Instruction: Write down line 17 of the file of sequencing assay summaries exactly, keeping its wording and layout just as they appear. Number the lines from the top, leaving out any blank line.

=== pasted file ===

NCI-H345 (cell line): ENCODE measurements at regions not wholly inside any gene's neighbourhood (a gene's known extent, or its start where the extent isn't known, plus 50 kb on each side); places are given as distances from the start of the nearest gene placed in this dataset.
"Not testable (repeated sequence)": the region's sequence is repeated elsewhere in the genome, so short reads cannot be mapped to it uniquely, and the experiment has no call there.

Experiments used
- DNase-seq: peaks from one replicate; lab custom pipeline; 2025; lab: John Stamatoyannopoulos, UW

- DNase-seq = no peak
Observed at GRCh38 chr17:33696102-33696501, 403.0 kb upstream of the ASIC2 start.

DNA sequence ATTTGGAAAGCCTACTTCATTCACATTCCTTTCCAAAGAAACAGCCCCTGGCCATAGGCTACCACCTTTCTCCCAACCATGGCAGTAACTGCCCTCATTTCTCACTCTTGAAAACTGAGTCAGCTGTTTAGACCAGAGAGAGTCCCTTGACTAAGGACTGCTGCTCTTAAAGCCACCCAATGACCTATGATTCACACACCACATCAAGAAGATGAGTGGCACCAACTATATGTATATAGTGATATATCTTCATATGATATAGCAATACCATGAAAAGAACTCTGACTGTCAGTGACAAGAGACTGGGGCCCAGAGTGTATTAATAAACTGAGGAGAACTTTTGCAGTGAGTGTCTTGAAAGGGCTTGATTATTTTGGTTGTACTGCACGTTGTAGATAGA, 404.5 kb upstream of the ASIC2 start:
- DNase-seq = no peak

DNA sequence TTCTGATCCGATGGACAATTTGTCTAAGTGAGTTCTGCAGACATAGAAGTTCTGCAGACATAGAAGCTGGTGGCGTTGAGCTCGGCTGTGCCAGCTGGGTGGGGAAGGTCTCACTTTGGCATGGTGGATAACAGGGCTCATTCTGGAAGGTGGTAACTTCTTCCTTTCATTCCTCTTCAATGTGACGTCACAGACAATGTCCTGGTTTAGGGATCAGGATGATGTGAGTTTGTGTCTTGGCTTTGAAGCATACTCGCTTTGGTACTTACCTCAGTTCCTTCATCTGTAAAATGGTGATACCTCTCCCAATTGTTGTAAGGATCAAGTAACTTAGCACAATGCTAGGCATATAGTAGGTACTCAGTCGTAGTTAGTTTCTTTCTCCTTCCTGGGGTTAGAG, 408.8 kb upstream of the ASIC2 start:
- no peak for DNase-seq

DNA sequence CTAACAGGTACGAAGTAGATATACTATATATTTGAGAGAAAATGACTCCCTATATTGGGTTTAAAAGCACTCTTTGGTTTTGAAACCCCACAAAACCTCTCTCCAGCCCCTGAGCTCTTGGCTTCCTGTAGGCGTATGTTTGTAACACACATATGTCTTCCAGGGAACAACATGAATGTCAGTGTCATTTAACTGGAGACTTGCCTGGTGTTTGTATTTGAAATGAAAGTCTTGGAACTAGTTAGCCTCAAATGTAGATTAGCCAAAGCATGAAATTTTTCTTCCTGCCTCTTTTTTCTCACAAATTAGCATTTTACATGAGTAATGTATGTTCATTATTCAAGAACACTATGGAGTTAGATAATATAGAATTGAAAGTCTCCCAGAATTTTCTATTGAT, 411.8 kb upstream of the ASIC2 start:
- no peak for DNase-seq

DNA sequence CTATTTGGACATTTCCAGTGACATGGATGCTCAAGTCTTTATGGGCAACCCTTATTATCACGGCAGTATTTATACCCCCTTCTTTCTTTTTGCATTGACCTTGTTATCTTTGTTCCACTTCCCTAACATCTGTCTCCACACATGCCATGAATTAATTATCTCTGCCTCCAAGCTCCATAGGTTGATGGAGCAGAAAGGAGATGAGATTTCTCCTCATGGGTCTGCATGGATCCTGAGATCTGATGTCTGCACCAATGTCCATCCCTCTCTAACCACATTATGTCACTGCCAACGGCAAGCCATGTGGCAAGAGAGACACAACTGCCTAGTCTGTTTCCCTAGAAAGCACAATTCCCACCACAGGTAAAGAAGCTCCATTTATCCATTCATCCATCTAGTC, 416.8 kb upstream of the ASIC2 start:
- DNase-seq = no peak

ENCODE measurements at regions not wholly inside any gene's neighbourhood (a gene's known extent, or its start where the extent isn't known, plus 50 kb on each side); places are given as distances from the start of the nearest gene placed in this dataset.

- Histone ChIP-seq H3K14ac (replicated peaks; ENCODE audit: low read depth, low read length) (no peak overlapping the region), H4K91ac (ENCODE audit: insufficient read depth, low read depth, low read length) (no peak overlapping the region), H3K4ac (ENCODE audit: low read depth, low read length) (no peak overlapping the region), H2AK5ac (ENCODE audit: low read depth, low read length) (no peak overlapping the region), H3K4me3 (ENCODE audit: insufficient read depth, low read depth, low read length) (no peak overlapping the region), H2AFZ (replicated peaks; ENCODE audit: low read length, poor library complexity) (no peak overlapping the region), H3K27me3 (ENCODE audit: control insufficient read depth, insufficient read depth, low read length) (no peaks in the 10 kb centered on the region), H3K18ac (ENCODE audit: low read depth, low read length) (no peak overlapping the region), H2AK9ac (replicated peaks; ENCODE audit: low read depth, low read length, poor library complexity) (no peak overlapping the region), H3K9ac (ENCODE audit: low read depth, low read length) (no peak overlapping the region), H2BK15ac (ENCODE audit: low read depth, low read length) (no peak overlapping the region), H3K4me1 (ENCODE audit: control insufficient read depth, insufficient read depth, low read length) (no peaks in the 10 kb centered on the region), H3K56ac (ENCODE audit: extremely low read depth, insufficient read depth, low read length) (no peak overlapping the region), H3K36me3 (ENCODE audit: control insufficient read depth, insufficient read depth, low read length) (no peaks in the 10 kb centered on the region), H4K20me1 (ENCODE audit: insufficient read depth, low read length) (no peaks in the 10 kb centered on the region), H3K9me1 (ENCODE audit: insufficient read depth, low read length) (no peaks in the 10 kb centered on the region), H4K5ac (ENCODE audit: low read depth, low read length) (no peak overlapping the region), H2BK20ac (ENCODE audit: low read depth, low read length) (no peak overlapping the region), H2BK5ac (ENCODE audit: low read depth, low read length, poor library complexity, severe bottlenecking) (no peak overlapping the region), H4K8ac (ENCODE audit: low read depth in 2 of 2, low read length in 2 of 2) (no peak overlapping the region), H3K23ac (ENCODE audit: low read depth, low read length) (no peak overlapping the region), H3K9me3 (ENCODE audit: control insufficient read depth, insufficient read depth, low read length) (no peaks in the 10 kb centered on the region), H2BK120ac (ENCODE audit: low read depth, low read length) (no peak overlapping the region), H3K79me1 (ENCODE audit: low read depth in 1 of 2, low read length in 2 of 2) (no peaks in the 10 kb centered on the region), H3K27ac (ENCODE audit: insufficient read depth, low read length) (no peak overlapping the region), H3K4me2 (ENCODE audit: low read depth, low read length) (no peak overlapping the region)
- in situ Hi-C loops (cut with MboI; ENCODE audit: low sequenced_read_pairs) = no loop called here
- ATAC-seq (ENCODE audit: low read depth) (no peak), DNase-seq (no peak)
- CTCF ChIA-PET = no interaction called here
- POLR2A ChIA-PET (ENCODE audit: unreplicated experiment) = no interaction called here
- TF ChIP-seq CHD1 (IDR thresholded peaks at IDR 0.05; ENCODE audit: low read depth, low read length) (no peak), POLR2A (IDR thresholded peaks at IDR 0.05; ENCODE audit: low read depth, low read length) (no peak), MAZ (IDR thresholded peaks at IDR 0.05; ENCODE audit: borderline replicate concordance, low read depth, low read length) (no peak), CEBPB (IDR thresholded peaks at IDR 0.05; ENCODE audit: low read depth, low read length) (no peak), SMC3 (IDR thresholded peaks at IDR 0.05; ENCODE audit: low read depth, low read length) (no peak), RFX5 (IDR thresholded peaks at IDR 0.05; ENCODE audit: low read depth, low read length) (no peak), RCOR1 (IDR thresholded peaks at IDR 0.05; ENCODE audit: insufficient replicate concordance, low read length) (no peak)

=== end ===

- in situ Hi-C loops (cut with MboI; ENCODE audit: low sequenced_read_pairs) = no loop called here